Comparison of Municipal and Kitchen Waste Leachates for the Production of Organic Acids and Polyhydroxyalkanoates (PHA)
Hamed, Jame'ah (2003) Comparison of Municipal and Kitchen Waste Leachates for the Production of Organic Acids and Polyhydroxyalkanoates (PHA). Masters thesis, Universiti Putra Malaysia.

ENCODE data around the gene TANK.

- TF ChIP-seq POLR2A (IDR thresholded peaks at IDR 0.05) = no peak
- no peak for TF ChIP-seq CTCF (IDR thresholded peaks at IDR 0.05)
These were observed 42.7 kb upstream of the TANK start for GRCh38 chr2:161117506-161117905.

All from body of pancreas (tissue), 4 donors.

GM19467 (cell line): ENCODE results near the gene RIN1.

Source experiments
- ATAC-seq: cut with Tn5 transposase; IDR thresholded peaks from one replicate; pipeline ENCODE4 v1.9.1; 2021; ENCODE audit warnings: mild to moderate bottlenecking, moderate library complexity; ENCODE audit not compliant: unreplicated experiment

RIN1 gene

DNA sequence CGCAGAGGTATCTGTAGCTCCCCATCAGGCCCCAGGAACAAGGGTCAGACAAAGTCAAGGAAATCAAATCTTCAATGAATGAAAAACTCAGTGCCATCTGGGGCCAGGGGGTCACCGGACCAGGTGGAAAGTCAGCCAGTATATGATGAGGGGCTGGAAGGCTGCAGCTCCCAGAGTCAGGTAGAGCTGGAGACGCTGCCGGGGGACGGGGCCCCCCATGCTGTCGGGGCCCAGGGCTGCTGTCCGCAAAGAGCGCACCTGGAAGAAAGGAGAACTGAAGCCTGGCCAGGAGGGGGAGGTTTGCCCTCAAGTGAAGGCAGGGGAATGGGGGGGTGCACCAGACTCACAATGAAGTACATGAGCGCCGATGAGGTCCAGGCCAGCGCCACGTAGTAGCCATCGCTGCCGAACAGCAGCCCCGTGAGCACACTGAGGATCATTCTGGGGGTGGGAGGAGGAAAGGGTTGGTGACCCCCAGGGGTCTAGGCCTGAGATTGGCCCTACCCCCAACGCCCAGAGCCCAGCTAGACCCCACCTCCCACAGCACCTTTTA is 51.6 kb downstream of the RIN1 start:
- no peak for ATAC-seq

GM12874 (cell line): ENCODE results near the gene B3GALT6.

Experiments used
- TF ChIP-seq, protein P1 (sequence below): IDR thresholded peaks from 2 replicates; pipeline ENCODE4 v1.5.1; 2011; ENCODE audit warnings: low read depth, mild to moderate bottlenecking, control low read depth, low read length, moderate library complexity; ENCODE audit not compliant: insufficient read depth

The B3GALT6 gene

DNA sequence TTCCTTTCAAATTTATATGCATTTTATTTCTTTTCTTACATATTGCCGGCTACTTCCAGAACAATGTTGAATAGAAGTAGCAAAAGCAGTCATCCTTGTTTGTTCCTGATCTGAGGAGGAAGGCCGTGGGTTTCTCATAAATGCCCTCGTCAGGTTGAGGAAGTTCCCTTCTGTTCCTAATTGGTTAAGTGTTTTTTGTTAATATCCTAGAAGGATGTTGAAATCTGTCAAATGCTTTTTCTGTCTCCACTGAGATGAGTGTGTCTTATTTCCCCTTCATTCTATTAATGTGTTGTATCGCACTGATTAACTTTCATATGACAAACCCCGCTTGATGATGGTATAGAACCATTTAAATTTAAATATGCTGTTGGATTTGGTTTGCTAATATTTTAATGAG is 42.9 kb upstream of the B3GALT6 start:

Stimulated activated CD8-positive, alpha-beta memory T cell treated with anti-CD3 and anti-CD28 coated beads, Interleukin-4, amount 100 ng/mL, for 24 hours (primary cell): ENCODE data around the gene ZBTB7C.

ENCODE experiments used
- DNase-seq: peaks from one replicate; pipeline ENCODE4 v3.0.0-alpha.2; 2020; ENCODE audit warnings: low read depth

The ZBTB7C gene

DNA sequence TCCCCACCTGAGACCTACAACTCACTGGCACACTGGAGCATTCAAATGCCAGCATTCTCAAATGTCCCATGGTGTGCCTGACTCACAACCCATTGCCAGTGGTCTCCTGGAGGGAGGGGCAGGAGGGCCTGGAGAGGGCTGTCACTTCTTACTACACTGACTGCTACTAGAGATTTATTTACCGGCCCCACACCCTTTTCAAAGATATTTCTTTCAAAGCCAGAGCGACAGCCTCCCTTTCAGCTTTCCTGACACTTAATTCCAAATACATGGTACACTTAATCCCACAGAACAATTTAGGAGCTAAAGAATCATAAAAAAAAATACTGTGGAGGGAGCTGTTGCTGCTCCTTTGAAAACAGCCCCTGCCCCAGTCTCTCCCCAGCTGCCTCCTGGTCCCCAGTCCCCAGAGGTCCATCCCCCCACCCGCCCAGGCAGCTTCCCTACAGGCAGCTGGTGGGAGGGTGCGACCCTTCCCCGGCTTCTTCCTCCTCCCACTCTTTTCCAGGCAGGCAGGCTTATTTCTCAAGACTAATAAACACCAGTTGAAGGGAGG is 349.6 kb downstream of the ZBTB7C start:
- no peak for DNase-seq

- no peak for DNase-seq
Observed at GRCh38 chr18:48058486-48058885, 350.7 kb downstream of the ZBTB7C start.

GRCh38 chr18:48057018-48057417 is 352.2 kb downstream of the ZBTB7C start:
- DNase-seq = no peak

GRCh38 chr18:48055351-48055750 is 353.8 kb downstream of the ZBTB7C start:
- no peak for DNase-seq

The feasibility of using municipal solid waste leachate as carbon source for the production of polyhydroxyalkanoates (PHA) was investigated in this study. Leachates from MSW in Kuala Lumpur area were subjected to anaerobic treatment under specified condition for the production of organic acids. Two types of leachates were used, i.e. fresh leachate from the city council garbage trucks and combined leachate from several cells at the sanitary landfill. Initially, prior to the PHA production, the characteristics (pH, COD, BODs, ammonium, total solid, suspended solid, organic acids and heavy metals) of the municipal solid waste leachate were analysed. The effect of pH and inoculum on organic acids production during anaerobic treatment was evaluated. Treatments were carried out at 30°C for 7-10 days under different conditions of pH, i.e. uncontrolled pH, adjusted to initial pH 7, controlled at pH 7 for 24 hours, and continuous control at pH 7 and pH 5.5.The production of organic acids from fresh leachate was highest when the initial pH was adjusted to pH 7 with no further pH control. About 45 g/L total organic acids was produced, comprising of 28 g/L lactic acid, 8 g/L acetic acid and 9 g/L propionic acid. Based on the initial BODs, the organic acid yield was about 80%. In contrast, with the combined landfill leachate the highest organic acids obtained was only 14 gIL when the pH was controlled at pH 5.5, with acetic acid as the main product. Temperature at 37°C gave the highest production on the second day. When the fresh leachate was autoclaved and seeded with 10% fermented kitchen garbage, the highest organic acids achieved were between 34-37 g/L. The highest selectivity of lactic acid (85%) was achieved during treatment of fresh leachate seeded with kitchen garbage without any pH adjustment. Overall, the results showed that the fresh leachate could be effectively converted to 45 g/L total organic acids by anaerobic treatment when the initial pH was adjusted to pH 7. The supernatant collected from the treatment of highest organic acids production was used in the second stage for the production of polyhydroxyalkanoate (PHA). Ralstonia eutropha was used for the production of PHA using leachate as carbon source for the batch and fed-batch fermentation. In batch fermentation using shake flask, 3.4 g/L PHA was produced which gave 86% g PHAlg cell. In fed-batch fermentation the maximum PHA concentration was 6.9 g/L, corresponding to 85% (gig) of cell dry weight. The PHA produced was plastic-like and resembles low density polyethylene. Thus the fresh leachate proved to be a suitable carbon source for organic acids and subsequently used in PHA production.
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